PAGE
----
Down the Hall on Your Left

This site is a blog about what has been coasting through my consciousness lately. The things I post will be reflections that I see of the world around me. You may not agree with me or like what I say. In either case – you’ll get over it and I can live with it if it makes you unhappy. Please feel free to leave comments if you wish . All postings are: copyright 2014 – 2018

Archive for the category “Faith”

Fiction Saturday – “Mistakes Were Made” – Part Three

Fiction Saturday – “Mistakes Were Made” – Part Three

 

“Think about it.”

That’s all I’ve been able to do. Here I am a newly reborn civilian whose only real job experience is those three years of trying to kill the other guy first. Oh, sure, I had some jobs before the war = delivering newspapers and mowing lawns. Now, pretty much out of the blue, some rich guy, a war industry all by himself, offers me a job for more money than me, my old man, and his old man ever made altogether. Think about it? Darn straight I thought about it.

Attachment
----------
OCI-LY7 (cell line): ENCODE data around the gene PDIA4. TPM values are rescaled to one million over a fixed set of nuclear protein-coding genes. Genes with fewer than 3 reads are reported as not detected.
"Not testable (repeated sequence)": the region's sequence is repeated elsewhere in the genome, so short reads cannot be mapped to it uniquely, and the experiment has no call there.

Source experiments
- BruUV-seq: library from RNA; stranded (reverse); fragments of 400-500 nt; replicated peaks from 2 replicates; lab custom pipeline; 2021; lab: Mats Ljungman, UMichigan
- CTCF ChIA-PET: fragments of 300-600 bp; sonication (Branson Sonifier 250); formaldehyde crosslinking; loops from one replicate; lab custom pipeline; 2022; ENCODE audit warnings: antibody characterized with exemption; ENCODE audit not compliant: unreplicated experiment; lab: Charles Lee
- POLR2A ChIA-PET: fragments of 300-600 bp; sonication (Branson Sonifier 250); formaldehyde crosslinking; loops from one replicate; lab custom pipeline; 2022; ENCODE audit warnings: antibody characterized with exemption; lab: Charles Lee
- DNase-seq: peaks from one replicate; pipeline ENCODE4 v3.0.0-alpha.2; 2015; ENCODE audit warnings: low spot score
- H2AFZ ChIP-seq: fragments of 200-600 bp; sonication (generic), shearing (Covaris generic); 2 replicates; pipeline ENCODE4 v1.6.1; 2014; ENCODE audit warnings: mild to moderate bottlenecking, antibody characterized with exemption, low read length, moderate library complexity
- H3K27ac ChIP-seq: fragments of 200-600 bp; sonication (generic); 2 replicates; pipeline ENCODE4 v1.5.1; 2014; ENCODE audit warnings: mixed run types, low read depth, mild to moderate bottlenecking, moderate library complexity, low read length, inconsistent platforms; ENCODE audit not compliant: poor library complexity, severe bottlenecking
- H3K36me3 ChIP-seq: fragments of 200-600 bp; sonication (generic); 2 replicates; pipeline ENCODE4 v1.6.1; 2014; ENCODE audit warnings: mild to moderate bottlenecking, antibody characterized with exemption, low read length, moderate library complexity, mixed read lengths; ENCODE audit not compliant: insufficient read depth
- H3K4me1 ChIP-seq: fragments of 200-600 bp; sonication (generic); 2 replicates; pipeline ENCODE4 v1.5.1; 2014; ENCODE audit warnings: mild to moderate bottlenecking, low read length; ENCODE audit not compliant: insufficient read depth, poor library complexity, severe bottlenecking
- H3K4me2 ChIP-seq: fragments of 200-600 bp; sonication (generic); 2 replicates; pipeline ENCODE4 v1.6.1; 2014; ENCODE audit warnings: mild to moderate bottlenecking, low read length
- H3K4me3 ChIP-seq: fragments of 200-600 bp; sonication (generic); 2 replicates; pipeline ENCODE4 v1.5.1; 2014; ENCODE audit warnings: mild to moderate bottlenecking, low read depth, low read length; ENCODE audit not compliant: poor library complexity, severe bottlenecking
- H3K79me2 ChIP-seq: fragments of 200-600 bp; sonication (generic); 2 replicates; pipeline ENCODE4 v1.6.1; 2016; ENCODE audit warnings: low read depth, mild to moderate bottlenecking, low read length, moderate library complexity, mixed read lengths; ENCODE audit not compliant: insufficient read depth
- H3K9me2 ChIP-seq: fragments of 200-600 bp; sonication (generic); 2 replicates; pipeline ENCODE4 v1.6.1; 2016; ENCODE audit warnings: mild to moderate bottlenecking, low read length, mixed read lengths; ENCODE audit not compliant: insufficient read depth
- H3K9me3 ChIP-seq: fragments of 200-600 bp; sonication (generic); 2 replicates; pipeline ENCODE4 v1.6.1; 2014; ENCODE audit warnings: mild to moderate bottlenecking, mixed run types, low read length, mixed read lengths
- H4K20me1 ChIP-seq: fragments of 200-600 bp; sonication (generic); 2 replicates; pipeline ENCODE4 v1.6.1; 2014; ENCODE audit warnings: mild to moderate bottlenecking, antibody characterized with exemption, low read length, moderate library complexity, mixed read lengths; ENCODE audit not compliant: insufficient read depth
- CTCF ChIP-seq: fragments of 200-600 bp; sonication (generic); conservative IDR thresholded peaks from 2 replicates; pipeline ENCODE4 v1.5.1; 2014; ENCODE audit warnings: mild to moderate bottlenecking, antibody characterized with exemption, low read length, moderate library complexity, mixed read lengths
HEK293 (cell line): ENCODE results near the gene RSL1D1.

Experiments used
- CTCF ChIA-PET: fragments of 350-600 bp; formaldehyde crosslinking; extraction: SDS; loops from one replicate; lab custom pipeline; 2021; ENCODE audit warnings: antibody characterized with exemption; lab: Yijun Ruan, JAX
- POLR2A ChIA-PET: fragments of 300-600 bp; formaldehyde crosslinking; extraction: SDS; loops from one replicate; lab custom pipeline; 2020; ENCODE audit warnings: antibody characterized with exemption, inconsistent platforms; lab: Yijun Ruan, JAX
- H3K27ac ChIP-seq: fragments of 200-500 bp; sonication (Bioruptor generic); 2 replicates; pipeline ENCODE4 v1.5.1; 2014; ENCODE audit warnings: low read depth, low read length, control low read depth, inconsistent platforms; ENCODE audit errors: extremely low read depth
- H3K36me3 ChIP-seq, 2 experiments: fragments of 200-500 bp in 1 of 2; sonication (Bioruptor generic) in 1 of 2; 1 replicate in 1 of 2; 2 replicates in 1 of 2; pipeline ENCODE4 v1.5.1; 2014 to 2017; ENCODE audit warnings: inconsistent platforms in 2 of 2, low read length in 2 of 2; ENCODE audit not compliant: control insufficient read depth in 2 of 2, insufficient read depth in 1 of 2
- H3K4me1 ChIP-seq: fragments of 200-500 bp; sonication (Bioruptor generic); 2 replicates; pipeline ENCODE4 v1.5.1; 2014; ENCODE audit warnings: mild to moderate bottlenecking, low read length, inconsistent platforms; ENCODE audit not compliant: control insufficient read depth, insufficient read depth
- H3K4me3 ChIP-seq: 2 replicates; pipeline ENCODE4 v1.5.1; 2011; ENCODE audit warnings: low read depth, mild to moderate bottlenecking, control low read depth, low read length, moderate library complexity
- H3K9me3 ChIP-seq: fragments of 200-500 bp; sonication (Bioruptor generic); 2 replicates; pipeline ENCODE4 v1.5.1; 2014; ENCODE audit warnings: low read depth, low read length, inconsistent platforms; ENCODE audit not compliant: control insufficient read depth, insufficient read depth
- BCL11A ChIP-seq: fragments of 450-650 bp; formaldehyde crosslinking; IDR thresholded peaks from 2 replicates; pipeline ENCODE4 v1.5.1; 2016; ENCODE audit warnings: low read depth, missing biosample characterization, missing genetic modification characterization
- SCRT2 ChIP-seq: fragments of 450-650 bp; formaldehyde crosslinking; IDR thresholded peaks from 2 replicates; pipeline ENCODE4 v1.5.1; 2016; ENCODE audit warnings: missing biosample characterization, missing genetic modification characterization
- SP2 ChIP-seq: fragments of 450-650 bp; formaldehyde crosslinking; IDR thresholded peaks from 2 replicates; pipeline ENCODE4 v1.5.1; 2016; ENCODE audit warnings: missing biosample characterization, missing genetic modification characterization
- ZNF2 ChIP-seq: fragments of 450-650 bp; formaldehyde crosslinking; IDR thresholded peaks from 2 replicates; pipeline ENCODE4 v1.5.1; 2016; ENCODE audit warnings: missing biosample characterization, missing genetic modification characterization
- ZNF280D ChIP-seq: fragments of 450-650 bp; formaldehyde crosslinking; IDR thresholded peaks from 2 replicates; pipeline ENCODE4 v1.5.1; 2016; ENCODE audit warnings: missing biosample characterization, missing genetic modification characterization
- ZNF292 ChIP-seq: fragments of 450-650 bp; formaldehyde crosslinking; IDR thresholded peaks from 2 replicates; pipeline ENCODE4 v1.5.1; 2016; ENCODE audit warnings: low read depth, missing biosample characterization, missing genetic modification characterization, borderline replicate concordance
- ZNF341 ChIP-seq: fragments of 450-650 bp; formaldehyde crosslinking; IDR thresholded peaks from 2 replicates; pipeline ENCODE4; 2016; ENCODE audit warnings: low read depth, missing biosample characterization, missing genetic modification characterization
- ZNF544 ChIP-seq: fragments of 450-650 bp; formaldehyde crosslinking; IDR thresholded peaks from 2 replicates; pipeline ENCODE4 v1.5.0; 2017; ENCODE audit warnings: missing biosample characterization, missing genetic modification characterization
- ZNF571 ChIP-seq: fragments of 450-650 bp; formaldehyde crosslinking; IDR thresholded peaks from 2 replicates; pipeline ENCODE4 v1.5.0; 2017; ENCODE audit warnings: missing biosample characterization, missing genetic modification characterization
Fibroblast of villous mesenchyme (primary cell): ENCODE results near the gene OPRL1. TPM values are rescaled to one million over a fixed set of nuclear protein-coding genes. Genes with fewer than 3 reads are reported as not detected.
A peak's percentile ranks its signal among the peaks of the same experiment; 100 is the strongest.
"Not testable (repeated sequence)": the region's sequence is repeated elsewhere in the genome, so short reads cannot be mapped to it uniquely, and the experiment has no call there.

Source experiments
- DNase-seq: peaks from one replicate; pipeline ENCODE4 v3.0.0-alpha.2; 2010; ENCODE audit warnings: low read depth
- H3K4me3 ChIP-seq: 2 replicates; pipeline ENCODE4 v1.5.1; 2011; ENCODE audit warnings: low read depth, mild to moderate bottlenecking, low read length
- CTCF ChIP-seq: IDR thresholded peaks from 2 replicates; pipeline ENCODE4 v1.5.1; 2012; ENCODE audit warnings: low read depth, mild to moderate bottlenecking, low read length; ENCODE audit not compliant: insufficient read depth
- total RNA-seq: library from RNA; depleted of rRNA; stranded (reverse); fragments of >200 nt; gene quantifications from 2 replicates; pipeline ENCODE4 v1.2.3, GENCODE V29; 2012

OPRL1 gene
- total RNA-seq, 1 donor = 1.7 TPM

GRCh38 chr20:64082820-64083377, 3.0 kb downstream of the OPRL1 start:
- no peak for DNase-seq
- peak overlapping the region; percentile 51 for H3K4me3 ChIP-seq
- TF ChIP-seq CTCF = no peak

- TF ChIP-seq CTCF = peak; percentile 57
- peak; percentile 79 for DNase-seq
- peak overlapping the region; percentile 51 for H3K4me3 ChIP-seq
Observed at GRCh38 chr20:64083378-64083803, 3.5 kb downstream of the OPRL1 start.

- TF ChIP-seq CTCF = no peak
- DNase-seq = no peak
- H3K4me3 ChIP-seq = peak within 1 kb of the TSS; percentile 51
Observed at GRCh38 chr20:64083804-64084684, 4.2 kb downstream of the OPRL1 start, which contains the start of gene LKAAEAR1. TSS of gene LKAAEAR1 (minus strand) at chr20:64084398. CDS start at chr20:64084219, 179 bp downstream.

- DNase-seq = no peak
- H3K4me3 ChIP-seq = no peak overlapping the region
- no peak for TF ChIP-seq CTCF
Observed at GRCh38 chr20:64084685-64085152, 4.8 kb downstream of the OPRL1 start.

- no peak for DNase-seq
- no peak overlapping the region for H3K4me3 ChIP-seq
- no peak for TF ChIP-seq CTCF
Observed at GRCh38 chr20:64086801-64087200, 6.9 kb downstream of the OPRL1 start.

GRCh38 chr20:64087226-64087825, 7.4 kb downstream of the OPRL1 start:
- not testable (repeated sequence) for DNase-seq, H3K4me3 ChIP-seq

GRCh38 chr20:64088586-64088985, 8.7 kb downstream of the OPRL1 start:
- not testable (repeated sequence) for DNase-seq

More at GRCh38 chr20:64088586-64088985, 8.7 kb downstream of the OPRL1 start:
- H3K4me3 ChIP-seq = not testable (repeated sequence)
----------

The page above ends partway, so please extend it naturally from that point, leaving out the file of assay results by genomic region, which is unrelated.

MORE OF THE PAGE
Everybody knew the name Van Swearingin. He and his factories made more tanks than anybody. They saved a lot of lives, killed a lot of Nazis, and freed up a good sized portion of Europe. He was rich before the war making washing machines. Then the war came and now he is considered one of the richest men in America.

“War Profiteer” – that’s what some people called him. Making tanks and making millions of dollars doing it. I don’t begrudge it to him. His tanks saved my backside several times. Lots of people made lots of money off the war. That’s just the way it is. And now that the war is over they’ll be making washing machines again.

One thing I don’t understand though is if they’re going to be making washing machines again, why does Van Swearingin need a 180 man Security unit? Why does he need me? Does he think that the Russians are out to steal his washing machine secrets?